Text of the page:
Bradley knew back then that Salah had it in him and said as much in a recent interview with Yahoo Sports.

“When the league stopped, we had to start to put together camps and friendly matches because Olympic qualifying was that June,” Bradley said.“Immediately when we brought him in, you could see how special he was: Incredible quickness, speed, power, explosiveness. He improved at every camp. He took ideas really well. You could tell he was determined to get better.”

And that’s now what Salah must do. Get better. If he can.

The Egyptian King may never replicate this historic season and if he doesn’t, that’s fine. Liverpool’s fans and neutrals across the globe will never forget the season of Salah. Only the likes of Messi, Ronaldo, Suarez and Neymar have been able to replicate other-worldly form on a yearly basis over the last decade.

But if Salah does manage to replicate this, then he will truly enter the highest soccer pantheon.

Whatever happens, Egypt and Liverpool has a new King.

Track record of Top League vets bodes well for Rooney in MLS

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Sometimes you start researching a post, only to have just a few clicks on a stats page end any misgivings about the other side of your argument.

[ MORE: JPW on Rooney move ]

Wayne Rooney looks set to make a move to DC United, which is predictably being met by three sets of rallying cries:

  1. MLS is a retirement league (false)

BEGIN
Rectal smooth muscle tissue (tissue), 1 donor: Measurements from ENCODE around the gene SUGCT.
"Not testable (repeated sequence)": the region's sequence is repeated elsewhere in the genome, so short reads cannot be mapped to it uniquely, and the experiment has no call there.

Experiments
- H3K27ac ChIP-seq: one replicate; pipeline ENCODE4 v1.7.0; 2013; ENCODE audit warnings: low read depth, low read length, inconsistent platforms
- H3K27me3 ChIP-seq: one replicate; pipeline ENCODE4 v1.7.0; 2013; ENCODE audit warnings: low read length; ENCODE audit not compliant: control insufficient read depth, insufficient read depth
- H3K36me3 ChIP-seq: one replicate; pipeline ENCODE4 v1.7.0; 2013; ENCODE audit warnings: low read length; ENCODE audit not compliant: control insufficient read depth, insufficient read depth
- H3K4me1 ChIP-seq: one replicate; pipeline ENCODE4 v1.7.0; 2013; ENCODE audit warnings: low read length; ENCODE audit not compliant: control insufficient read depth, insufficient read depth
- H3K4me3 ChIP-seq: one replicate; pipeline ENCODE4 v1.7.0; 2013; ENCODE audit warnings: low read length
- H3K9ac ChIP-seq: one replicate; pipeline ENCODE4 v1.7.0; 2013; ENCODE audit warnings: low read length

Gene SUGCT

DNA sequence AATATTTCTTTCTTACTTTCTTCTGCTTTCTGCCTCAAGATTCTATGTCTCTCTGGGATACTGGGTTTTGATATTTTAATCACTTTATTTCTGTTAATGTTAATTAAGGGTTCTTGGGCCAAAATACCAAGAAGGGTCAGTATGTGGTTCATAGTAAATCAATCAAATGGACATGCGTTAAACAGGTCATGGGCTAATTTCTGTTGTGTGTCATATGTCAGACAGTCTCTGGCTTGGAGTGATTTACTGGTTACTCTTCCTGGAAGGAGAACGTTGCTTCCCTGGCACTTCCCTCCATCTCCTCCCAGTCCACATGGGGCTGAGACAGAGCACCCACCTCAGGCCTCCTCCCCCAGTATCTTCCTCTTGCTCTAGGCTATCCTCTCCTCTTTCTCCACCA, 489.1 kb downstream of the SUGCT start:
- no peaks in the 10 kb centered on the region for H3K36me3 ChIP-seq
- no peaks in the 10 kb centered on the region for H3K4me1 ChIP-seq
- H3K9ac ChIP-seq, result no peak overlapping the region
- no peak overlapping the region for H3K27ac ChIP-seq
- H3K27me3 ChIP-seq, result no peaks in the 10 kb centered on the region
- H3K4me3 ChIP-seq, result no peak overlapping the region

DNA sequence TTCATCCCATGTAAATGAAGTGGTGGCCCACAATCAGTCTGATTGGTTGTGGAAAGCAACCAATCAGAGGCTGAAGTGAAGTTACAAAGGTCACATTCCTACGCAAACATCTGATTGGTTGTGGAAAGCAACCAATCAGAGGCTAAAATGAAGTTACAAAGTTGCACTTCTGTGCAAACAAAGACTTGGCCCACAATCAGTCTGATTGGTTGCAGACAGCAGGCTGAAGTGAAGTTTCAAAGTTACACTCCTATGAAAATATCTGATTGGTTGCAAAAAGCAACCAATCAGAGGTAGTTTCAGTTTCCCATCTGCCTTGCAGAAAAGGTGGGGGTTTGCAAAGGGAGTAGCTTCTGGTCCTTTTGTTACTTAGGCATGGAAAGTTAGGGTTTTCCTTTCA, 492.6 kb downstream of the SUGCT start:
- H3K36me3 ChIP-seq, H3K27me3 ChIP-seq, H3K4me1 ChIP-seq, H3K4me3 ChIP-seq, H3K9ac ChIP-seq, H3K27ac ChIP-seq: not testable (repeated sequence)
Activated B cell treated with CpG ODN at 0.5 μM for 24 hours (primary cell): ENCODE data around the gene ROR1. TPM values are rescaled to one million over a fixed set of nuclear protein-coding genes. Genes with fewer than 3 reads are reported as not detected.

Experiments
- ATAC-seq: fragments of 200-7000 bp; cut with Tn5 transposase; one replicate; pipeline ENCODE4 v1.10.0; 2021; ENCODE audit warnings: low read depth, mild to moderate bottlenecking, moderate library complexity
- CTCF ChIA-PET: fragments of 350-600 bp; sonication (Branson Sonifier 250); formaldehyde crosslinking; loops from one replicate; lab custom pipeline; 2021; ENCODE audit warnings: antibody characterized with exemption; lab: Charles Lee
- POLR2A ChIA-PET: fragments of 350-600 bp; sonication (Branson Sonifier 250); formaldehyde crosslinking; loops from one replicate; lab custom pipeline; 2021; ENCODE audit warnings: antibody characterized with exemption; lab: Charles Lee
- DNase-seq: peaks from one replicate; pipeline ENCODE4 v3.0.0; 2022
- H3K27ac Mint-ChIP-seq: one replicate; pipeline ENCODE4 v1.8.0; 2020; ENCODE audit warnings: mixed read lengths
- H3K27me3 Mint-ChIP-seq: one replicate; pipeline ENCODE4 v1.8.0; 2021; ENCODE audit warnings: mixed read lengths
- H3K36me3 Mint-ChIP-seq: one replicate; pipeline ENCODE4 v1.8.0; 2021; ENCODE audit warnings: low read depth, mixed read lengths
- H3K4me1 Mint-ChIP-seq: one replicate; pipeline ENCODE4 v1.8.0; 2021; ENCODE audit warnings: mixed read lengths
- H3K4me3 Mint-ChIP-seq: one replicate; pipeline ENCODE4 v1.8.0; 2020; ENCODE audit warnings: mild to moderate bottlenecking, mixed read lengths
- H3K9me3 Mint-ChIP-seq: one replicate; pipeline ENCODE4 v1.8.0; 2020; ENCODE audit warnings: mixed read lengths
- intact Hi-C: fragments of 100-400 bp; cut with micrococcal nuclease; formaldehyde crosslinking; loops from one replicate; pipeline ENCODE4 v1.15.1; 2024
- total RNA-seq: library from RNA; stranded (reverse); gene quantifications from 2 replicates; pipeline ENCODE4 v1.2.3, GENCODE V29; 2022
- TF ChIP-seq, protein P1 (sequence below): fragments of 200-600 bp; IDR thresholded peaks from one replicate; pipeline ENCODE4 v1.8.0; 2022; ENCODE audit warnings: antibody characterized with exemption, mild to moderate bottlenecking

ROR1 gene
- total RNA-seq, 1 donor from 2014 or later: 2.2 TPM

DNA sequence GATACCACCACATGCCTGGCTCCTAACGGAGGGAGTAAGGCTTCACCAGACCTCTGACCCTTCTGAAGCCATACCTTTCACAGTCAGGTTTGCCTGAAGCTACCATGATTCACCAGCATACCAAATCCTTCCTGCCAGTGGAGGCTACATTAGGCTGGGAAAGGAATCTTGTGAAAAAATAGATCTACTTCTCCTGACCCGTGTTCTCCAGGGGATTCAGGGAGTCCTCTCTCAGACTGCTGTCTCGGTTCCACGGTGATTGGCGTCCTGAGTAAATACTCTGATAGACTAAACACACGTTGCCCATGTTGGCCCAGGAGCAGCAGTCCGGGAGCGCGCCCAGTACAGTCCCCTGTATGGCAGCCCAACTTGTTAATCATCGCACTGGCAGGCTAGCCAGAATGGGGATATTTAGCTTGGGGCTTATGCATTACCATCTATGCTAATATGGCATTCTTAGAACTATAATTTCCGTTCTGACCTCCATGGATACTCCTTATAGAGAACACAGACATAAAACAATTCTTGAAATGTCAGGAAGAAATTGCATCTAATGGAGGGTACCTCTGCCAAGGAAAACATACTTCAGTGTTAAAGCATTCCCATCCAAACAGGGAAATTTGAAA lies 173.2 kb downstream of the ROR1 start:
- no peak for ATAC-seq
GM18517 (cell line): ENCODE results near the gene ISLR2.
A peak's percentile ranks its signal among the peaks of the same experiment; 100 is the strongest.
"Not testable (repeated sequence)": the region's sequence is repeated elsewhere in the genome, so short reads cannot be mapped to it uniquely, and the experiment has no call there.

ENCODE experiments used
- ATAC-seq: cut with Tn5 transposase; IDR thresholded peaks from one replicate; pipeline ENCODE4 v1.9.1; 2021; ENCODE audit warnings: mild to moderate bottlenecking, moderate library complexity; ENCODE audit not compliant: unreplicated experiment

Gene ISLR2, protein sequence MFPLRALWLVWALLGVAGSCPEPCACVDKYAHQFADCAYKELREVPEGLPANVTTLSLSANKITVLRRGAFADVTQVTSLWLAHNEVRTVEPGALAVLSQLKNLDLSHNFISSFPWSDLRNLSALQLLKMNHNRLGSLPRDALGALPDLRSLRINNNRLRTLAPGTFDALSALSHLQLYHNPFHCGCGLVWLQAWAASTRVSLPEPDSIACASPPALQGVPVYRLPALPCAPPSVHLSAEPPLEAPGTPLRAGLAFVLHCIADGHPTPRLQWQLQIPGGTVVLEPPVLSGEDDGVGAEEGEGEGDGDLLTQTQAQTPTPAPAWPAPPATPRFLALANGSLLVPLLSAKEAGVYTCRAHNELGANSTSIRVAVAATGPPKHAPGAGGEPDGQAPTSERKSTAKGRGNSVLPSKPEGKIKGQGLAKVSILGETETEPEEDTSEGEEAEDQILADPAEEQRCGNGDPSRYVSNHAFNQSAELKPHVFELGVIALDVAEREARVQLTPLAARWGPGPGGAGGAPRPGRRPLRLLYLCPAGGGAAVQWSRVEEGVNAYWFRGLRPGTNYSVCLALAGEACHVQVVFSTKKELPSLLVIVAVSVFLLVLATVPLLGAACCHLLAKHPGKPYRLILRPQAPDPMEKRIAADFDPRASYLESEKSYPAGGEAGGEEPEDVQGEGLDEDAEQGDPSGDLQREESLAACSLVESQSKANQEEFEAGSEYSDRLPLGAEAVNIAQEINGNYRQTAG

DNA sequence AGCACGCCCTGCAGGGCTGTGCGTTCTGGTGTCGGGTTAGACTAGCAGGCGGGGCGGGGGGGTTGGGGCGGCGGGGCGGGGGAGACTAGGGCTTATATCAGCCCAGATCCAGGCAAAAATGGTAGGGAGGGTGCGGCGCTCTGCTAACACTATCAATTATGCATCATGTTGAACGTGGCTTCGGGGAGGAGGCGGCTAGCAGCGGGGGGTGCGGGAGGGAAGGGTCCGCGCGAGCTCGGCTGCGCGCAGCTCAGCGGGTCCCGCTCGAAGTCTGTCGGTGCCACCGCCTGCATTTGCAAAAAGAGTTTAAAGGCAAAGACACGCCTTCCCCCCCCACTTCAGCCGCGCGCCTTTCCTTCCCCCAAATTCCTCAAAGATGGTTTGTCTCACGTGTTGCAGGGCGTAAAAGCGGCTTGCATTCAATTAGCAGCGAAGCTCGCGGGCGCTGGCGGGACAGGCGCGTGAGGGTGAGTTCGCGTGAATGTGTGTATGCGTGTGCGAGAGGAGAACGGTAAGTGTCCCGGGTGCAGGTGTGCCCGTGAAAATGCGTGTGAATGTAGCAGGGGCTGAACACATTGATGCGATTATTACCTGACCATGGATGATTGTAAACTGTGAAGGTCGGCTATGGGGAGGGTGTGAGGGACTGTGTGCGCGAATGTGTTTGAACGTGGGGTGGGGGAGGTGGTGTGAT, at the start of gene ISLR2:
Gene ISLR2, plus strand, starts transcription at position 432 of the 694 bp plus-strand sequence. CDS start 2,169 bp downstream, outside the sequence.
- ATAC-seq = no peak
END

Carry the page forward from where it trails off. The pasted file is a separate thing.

2. He’s not going to be worth it (relative and debatable)
  3. DC would be better served spend its money on younger Player X “not everyone’s heard of”

There’s little doubt that the fine work of Atlanta United has inspired and invigorated teams to look younger. Better to sign those on the stairway to the elite, not the escalator away from it.

But how often has a top European league starter, let alone a 10-goal Premier League scorer, produced at MLS?

Spoiler alert: Almost always. And the “clear busts” are very hard to find.

Here are two things we’ve learned, when it comes to Rooney or any player coming from an intense season in a top league:

  1. There are usually good signs in the abbreviated first season, but the second year is where the best output occurs (logically due to the stress of going from one season to the next and the ensuing offseason of rest).
  2. These may’ve looked like moves to sell jerseys and spread their club names worldwide, and they surely accomplished that, but class is close to permanent.

First we have to define the sample size, and we’ll stay in recent seasons considering the league — and this is not up for debate — is better than ever.

[ MORE: Mourinho reacts to finishing 2nd ]

It’s still too soon to judge Zlatan Ibrahimovic, who scored 17 goals for Manchester United in 2016-17 before missing most of this season.

We’ll also steer clear of Americans returning home, in part because that deserves its own post. Jozy Altidore, Michael Bradley, Tim Howard, and Brad Guzan have met very different fates, but there are myriad components to their moves home.

Who does qualify? We look through traditional numbers and take a run through advanced stats site WhoScored.com to back us up.

Pre-S: For those who say, “but you listed some of the best names in modern soccer history,” … exactly.

Bastian Schweinsteiger

Last team: Manchester United
MLS team: Chicago Fire
Age upon arrival: 32
Status report: Unqualified success; Chicago was on an entirely different level when Schweinsteiger was healthy, as the Fire went from also-ran to threatening a first-round bye in the 2017 MLS Cup Playoffs.